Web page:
However, there are couple of limitations with Microsoft Excel
- You cannot actually create XML files in Excel.
- Excel has a limit of 255 characters per cell.
If your elements contain large amounts of data then Excel would not be a good choice for editing them. You can create XML files using a number of editors including Notepad and Visual Studio .NET. Or, if you want create XML files easily and without using HTML tags you can use a free utility I have developed called XmlCreator.
Excel requires a schema to edit XML data. If your XML is in the right format Excel can create a temporary schema based on the data it contains. This is the easiest way to edit XML using Excel. However, I did find it a little strange that Excel can create a schema based on the data in an XML file and yet cannot create a schema based on data in a worksheet. What I mean is that you cannot create an Excel spreadsheet and save the data as an XML data file.
This sample XML file is in the correct format. Notice that two rows are required for Excel to be able to create the temporary schema.
<?xml version="1.0" encoding="UTF-8"?>
Walk through of editing an XML file with Excel 2003:
- Open the XML file using Excel. This can be accomplished a number of ways.
- Right click on the XML file and select Open with Microsoft Office Excel.
- Open Excel and drag and drop the XML file onto an empty workbook.
- Open Excel and use the File Open dialog box to select the XML File. You will need to change the file type to XML Files (*.xml).
- An open XML dialog box will appear: Please select how you would like to open this file.
- As an XML list
- As a read-only workbook
- Use the XML Source task pane
Select the first option As an XML list and click OK.
- A second dialog box will appear: The specified XML source does not refer to a schema. Excel will create a schema based on the XML source data. Just click OK.
- You should now see your XML data with the row elements in bold at the top. There should also be a blue border around your data, a blue asterik in the last row. This asterik is where you would add a new row. Excel's AutoFilter feature should be turned on. This is very handing for finding the data you want edit but it can be truned off by selecting Data, Filter, AutoFilter from the drop down menu.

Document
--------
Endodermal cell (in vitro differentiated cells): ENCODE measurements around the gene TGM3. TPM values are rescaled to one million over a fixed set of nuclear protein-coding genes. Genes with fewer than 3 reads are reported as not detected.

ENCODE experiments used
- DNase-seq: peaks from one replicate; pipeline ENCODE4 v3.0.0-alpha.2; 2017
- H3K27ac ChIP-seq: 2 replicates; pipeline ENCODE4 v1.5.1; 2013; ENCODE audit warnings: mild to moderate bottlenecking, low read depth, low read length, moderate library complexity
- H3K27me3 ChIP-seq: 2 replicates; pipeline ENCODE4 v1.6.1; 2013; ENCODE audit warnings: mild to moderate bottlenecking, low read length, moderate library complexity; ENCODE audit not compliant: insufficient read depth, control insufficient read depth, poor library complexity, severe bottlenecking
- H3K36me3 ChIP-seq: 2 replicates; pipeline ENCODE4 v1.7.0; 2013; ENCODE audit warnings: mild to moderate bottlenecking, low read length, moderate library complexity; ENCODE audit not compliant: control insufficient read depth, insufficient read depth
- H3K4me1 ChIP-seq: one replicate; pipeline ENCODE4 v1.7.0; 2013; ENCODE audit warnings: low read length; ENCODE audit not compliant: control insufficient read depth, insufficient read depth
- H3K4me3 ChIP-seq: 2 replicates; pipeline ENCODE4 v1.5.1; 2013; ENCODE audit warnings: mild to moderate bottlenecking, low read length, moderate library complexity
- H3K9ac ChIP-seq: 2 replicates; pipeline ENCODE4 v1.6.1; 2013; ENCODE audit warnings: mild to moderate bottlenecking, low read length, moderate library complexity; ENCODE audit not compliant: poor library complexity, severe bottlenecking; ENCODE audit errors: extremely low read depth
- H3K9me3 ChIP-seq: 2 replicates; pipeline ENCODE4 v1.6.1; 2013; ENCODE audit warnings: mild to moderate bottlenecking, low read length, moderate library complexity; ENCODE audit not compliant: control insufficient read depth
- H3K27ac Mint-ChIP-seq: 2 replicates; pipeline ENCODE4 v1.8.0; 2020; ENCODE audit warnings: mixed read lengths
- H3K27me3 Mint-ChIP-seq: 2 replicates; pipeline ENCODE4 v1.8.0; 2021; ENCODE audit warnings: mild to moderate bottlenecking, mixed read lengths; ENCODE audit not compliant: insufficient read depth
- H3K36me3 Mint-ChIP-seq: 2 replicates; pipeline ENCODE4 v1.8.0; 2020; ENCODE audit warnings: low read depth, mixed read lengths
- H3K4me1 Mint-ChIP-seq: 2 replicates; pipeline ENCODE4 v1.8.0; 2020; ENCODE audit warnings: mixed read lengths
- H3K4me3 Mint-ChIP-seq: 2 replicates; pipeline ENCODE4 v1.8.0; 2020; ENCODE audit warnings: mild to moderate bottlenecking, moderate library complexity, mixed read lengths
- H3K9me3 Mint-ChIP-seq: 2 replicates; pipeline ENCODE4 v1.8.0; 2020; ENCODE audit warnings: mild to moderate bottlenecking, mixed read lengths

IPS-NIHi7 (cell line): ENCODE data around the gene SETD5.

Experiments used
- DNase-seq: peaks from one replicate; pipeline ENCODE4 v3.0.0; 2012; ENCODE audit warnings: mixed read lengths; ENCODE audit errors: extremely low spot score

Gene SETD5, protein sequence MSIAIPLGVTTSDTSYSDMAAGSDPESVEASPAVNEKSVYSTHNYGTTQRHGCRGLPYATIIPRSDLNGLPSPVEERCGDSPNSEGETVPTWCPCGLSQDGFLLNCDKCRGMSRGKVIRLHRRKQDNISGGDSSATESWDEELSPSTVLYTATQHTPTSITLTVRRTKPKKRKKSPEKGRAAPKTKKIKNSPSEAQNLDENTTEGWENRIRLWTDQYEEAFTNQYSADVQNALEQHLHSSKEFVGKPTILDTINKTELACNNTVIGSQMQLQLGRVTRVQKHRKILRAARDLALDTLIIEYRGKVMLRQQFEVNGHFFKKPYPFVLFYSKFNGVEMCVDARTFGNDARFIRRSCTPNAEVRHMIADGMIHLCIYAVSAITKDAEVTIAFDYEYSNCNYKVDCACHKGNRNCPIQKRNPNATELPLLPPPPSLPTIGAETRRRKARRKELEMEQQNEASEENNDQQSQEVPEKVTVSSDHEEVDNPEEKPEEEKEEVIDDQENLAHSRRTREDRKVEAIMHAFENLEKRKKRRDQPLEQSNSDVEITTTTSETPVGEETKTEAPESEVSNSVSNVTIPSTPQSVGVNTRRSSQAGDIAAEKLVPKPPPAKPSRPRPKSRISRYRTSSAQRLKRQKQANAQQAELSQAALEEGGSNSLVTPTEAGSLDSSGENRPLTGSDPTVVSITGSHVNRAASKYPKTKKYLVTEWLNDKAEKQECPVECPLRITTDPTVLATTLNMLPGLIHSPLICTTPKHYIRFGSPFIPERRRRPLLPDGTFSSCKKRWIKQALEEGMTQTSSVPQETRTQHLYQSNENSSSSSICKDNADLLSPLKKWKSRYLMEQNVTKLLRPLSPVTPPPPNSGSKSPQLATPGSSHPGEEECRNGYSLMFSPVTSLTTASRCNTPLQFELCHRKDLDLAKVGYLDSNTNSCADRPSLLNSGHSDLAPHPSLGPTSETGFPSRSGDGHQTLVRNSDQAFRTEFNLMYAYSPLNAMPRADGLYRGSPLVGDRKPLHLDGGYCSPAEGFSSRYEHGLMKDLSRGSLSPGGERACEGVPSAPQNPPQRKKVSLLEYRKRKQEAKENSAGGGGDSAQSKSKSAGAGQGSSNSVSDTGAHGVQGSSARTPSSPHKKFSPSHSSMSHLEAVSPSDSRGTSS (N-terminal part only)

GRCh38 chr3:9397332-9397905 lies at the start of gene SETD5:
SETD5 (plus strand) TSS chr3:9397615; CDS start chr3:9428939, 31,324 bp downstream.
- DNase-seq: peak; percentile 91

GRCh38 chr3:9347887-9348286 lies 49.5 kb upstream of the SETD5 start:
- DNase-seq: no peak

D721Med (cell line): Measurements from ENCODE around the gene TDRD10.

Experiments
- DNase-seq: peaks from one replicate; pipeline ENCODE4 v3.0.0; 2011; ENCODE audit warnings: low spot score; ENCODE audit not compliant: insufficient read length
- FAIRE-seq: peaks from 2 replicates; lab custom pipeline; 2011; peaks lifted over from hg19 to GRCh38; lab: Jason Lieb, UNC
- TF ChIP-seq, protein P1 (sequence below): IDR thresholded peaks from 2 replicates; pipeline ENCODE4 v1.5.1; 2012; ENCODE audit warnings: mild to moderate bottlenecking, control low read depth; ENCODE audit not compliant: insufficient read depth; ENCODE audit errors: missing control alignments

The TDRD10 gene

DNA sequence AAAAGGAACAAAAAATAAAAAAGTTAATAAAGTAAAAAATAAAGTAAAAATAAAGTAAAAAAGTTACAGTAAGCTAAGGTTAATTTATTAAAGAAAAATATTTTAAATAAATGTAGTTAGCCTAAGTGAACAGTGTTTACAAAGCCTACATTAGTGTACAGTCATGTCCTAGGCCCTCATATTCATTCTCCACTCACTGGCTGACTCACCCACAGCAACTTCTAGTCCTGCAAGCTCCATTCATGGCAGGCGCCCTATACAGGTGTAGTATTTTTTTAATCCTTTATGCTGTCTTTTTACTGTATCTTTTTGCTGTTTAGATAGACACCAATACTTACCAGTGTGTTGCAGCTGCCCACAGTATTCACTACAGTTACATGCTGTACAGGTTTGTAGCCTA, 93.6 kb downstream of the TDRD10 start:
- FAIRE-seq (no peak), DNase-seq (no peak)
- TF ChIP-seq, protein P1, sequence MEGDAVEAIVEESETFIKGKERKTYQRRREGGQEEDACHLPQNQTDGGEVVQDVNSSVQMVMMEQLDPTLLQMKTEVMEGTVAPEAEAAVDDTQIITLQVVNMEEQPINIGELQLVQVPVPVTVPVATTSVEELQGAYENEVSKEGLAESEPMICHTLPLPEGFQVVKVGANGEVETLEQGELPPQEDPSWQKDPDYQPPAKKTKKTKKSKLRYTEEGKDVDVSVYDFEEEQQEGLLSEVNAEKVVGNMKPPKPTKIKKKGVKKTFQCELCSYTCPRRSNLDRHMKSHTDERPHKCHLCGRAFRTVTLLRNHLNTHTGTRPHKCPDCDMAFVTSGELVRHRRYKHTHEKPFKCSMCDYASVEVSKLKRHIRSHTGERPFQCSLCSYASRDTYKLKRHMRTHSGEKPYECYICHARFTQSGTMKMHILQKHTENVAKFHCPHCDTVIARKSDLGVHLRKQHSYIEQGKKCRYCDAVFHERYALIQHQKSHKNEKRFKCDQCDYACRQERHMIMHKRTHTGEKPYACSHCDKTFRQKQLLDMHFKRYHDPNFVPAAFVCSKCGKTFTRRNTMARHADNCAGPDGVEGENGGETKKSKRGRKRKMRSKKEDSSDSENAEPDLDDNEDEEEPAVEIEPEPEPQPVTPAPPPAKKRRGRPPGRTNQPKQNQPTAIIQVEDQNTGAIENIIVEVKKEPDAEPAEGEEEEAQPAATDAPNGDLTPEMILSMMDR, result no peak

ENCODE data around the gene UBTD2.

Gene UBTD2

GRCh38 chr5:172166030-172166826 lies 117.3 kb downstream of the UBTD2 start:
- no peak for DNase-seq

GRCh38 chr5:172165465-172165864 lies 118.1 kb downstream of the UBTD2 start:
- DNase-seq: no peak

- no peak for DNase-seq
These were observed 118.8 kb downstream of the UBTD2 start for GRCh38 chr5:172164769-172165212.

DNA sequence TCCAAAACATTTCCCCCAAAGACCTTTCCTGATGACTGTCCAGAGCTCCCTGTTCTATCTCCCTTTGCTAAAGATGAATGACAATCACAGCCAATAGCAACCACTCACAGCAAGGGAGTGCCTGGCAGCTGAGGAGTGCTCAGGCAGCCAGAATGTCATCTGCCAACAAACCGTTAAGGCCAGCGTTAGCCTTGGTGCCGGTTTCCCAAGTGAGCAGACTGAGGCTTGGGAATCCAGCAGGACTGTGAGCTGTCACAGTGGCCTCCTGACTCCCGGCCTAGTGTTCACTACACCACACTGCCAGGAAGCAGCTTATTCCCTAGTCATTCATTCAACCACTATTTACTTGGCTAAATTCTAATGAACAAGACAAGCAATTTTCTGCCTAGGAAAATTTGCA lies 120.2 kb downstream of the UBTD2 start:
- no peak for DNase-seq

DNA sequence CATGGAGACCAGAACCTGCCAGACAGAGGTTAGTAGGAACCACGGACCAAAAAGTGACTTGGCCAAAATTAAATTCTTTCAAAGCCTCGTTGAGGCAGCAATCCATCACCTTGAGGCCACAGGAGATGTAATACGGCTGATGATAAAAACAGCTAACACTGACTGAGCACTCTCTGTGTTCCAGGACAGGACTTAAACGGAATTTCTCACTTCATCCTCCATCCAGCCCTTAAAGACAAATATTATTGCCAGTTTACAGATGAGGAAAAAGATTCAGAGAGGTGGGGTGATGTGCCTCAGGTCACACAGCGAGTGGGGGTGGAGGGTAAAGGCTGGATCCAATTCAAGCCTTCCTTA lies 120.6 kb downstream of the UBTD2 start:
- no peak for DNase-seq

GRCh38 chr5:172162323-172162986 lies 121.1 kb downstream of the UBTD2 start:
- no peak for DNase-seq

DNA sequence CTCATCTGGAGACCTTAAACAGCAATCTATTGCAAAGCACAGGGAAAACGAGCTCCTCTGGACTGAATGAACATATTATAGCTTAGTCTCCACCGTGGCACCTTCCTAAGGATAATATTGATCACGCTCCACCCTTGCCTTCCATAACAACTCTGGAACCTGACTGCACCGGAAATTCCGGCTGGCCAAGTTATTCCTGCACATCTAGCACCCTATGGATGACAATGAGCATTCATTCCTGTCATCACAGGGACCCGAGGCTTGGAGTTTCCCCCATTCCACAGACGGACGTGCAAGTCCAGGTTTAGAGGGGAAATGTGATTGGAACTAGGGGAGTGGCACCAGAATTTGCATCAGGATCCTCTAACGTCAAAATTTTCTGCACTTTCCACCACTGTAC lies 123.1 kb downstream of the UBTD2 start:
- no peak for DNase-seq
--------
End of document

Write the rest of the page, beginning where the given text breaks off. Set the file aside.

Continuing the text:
- Edit your data inside the blue border. This is the only thing that will be saved if you save the file as XML data.
- To save your changes click the save button. The save dialog will come up with the default file name Book1.xls. Change the file type to XML Data (*.xml). Make sure not to select XML Spreadsheet (*.xml). You can browse to your original XML file and then click save.
- Read the cautions section below before you begin and always make a backup copy first.
If all cells contain data, after you save the XML file from Excel it will look like this:
<?xml version="1.0" encoding="UTF-8" standalone="yes"?>
You will notice that Excel changes the first two lines. The standalone attribute in the XML declaration is set to yes and a namespace is added to the root element.
To see the temporary schema that Excel generates open the Visual Basic Editor and type Print ActiveWorkbook.XmlMaps(1).Schemas(1).Xml in the immediate window and press enter. The schema will be displayed.
If you save a file as XML Data everything outside of the blue border and any formatting will not be saved.
You cannot add columns to the data from Excel. If you need to add a column close Excel, add the column using a text editor, and then reopen the XML file with Excel. However, you can delete a column from Excel.
Excel does not create element tags for cells that do not contain data. Therefore, make sure at least one cell in each column contains data or the column will be deleted if you save the file as XML Data.
You cannot use Excel formulas inside the blue border. You can create summaries outside the blue border but, they will be lost if you save the file as XML data.